Ferry Division Information Officer Tim Hass had said Tuesday that Dare County had asked for the presentation.

Prior to these meetings, Hyde County Manager Bill Rich had alerted the Ocracoke Civic and Business Association on Oct. 14 that tolling the free Hatteras car ferry (in concert with a possible tolled passenger ferry) was again under consideration by the Ferry Division. He also suggested that before a toll is imposed by the state that Ocracoke might agree to a commuter pass of, say $75, that would include all three island ferries.

At a meeting Monday (Oct. 19) to talk about ferries (which State Rep. Paul Tine and Goodwin attended), Ed Goodwin, Ferry Division director, reiterated the need for revenue to pay for replacing aging ferries, two of which are 52 years old. He said that Legislators have said they’d work on getting ferry replacement funds out of the RPO pot of money, but that hasn’t happened yet.  He did not mention that the Dare County commissioners would discuss ferry tolling later that night.

Since Gov. Pat McCrory’s election, the state has revamped how it doles out transportation money and put decisions to enact tolls into the hands of local folks who are part of the ARPO, which includes 10 counties in eastern North Carolina.

A complicated funding procedure McCrory devised and called the Strategic Transportation Investments (STI) divided the state into 10 regions, all of whom were given $32 million with which to fund bridges, trains, airports, roads, bike and pedestrian projects and ferry replacement on a competitive basis.  Some of the regions overlap, further complicating the funding process.

Prior to STI, ferry replacements were done by an appropriation from the Legislature. 

Since a new car ferry costs $12 to $15 million—which would be half of the RPO allotment—that would take away from other much-needed projects. Even taking out $5 million a year to build up a ferry replacement fund is at question.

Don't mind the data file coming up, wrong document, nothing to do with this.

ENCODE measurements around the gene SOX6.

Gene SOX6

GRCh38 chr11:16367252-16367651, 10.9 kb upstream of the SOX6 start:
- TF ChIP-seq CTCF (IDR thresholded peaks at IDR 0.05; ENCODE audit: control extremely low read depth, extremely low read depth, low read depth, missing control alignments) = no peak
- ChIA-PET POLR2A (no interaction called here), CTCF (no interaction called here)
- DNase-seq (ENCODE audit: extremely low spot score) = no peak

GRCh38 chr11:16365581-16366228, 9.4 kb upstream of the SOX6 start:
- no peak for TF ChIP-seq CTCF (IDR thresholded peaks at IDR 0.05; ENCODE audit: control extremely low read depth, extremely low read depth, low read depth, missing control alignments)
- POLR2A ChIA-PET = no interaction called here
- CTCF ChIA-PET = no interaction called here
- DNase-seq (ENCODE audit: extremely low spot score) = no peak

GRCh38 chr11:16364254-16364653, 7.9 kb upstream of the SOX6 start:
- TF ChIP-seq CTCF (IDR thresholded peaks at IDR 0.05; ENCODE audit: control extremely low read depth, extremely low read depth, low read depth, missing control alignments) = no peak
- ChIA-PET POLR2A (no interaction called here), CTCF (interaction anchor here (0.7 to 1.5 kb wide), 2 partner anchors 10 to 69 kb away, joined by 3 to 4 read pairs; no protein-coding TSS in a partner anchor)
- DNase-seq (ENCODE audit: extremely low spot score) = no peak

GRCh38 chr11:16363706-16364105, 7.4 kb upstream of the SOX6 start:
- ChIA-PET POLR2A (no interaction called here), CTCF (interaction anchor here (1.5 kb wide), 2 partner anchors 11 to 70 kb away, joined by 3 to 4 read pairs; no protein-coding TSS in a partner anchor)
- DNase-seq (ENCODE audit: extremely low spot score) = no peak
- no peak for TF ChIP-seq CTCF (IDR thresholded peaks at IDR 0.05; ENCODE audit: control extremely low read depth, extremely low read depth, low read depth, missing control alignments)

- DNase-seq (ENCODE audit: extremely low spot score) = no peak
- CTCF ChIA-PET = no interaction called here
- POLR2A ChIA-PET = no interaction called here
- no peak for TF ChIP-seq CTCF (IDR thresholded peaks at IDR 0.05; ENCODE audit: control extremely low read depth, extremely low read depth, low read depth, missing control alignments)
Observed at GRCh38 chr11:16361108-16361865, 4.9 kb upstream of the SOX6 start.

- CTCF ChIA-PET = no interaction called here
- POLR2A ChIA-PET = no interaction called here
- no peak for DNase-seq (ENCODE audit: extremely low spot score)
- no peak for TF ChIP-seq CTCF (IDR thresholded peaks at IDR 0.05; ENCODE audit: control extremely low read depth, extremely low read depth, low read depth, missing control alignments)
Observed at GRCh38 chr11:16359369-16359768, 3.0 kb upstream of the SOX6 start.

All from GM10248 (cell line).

Tine (U-Kitty Hawk) had said at the Oct. 19 meeting that he and other legislators will work on getting ferry replacement funding out of the RPOs’ pots of money when the lawmakers reconvene in the spring.

“The House version of the budget had replacement money for ferries taken out of STI,” Tine had said, but the final budget, a compromise between both houses and which was recently passed, put it back in.

“The money is there (in the state budget for ferry replacement),” Tine said. “The problem is getting the Senate to agree. We need to remove it out of the Division (RPO), or at least put it into the regional pot of money.”

A copy of the proposed resolution is below. This has not passed.

ARPO Resolution for Ferry Tolls (1) (1)

The Island Free Press contributed to this story.

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  1. From the October 15 article, the Observer wrote…”(Bill) Rich continued. “When you’re 90 percent tourism, you’re going to get tolled.” Wouldn’t this apply to the entire Outer Banks? Why not place a toll at the Wright Brothers Bridge since the entire OBX is 90 percent tourism? I am guessing Dare County wouldn’t go for this.